Though we should never rely on one report, the report certainly shows promising results that can be carried forward in other countries. Japan and New Zealand have also started trials of 4-day week work, reduction in working hours, or flexible shifts on a large scale basis. India has also expressed its willingness for a 4-day work week, albeit at the expense of increasing working hours a day. As the world changed from 6 days a week work to 5 days at the turn of the millennium, the time has come that many companies and public sectors look forward to switching to 4 days a week work in the near future.

To know more about the details of findings on the report, click here.

Written by – Himadri Paul

Assam – Mizoram Border Disputes

It is a well-known fact that India has several border disputes with Pakistan, China and even Nepal. Many countries in the world have border disputes with their neighbouring countries. India is made up of several states, which too have inter-state border disputes. Such conflicts have never escalated to a situation that one state issues travel advisory to its rival state despite being in the same country.

Such has happened with Assam and Mizoram locking themselves in a border disputes battle. As with many places worldwide, border disputes come from agreeing to two different border-demarcation lines signed off in two different years. Mizoram officially recognizes the border, which was signed in 1875, while Assam follows the 1933 agreement. While it seems that the latest border should always be followed, Mizoram claims the 1933 border was set without consulting the local tribal chief. In fact, Assam has border disputes with most of its neighbouring states.

Mizoram have allegedly started constructing a road through the disputed border, through the middle of Lailapur Reserved Forest, an ecologically sensitive zone. This irked Assam, and they deployed police in the region to stop the construction work. The situation tensed when police from both sides opened fire at each other. The skirmish resulted in 7 deaths, including that of 6 police officers and 1 civilian, as well as over 70 injuries. Assam police have accused Mizoram police of opening the fire first, after which Assam advised a complete travel blockade of Mizoram.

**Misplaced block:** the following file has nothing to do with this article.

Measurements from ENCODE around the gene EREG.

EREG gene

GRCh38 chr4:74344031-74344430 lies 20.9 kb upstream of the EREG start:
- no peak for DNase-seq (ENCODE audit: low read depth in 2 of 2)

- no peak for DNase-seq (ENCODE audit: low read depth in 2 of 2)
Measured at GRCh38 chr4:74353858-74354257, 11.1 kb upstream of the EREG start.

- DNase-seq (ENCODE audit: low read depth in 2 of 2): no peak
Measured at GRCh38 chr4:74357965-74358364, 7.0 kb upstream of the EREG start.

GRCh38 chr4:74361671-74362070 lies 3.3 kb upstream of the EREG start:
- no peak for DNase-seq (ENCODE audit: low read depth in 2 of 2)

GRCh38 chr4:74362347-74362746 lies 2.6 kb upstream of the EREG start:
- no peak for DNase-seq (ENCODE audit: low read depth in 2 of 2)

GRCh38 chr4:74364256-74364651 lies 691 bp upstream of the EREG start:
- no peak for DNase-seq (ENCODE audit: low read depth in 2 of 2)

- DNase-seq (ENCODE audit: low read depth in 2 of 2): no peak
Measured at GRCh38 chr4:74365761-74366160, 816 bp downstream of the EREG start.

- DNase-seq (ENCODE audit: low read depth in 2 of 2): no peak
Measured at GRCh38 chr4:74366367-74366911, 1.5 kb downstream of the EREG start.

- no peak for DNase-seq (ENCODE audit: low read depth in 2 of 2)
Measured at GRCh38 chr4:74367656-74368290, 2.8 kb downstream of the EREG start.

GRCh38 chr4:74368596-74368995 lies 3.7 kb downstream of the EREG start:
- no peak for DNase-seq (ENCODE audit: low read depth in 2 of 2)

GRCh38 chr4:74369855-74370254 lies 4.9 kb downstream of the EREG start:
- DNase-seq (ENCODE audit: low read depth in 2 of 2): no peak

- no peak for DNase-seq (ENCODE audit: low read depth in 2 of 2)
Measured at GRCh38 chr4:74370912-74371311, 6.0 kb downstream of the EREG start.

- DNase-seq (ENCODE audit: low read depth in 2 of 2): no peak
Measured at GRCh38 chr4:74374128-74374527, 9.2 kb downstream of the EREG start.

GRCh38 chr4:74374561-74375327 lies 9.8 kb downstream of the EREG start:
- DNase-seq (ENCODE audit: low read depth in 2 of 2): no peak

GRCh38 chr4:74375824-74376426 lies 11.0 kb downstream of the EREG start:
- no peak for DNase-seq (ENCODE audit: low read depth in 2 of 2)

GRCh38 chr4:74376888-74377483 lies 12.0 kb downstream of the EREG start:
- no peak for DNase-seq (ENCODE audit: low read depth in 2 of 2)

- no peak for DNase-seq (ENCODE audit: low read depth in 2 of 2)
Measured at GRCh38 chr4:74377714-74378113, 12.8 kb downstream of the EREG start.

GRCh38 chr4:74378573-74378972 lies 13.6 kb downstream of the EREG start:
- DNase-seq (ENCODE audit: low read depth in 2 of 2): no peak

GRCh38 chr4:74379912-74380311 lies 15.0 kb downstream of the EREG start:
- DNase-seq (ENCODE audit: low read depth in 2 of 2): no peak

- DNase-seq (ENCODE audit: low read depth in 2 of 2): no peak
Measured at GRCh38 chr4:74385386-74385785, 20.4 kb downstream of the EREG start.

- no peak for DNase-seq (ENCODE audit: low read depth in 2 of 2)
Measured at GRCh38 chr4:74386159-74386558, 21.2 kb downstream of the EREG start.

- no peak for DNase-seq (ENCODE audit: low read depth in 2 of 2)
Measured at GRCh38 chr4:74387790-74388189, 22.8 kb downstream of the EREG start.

However, there were several channels open for bilateral talks. Assam and Mizoram both used the communication channels available, and peace talks have resumed between the state ministers. As per the latest decision, both sides have resumed between the state ministers. As per the latest decision, both sides have agreed to keep their neutral forces keeping utmost restraint, Mizoram condemning the killings and Assam withdrawing the Travel Advisory. We hope that peace remains between the two north-eastern states of India and settle their border disputes peacefully through bilateral talks.

Written by – Himadri Paul

Twitter Shows the Wrong Map of India

There has been a lot of debate on whether Twitter should be banned as it had failed to fully comply with the Central Government rules. To date, it has not been banned and it has been asked to make certain changes to comply with the current IT rules. However, Twitter’s uploading of wrong maps of India is triggering a massive backlash not only from the Government but also from the users.

This is not the first time that Twitter has shown the wrong map of India. In October 2020, Twitter had uploaded a map showing Leh as part of China, which is quite ridiculous. Leh has always been a part of India even before the British rule. It is also argued that despite similarities in religion and customs with Tibet, Ladakh was neither a part of Tibet nor have Chinese claimed Leh, though it claims parts of Arunachal Pradesh. Ajay Sawhney, Ministry of Electronics and IT secretary, said,

“Any attempt by Twitter to disrespect the sovereignty and integrity of India, which is also reflected by the maps, is totally unacceptable. The same is also unlawful.”

After a stern letter was given to the CEO of Twitter, Twitter removed the wrong map from their site.

Twitter has erupted once again due to the uploading of another inappropriate map of India as late as June 2021. This time it showed Jammu and Kashmir and Ladakh as separate countries, not a part of India. This is very disturbing since almost the entire world, except Pakistan, considers Jammu and Kashmir and Ladakh as a part of India. It is true that there are parts of Jammu and Kashmir, occupied by Pakistan, and parts of Ladakh, occupied by China. However, those parts are shown to be part of the respective countries, Pok part of Pakistan and Aksai Chin part of China. The rest of the state, which is no doubt a part of India, has been demarcated as a separate country. This has irked the Indian politicians and locals living in those areas, many of whom have raised their voices.

Under public pressure, Twitter was again forced to remove the wrong map and upload a correct map showing Jammu and Kashmir and Ladakh as part of India. However, this has drawn ire from netizens not only from India but also outside. Many users have lost trust in Twitter and have stopped using it. Twitter will lose a major chunk of users if it continues to post inappropriate maps like this. It is high time, Twitter should respect India’s sovereignty, and verify the contents it is circulating among the users.

Written by – Himadri Paul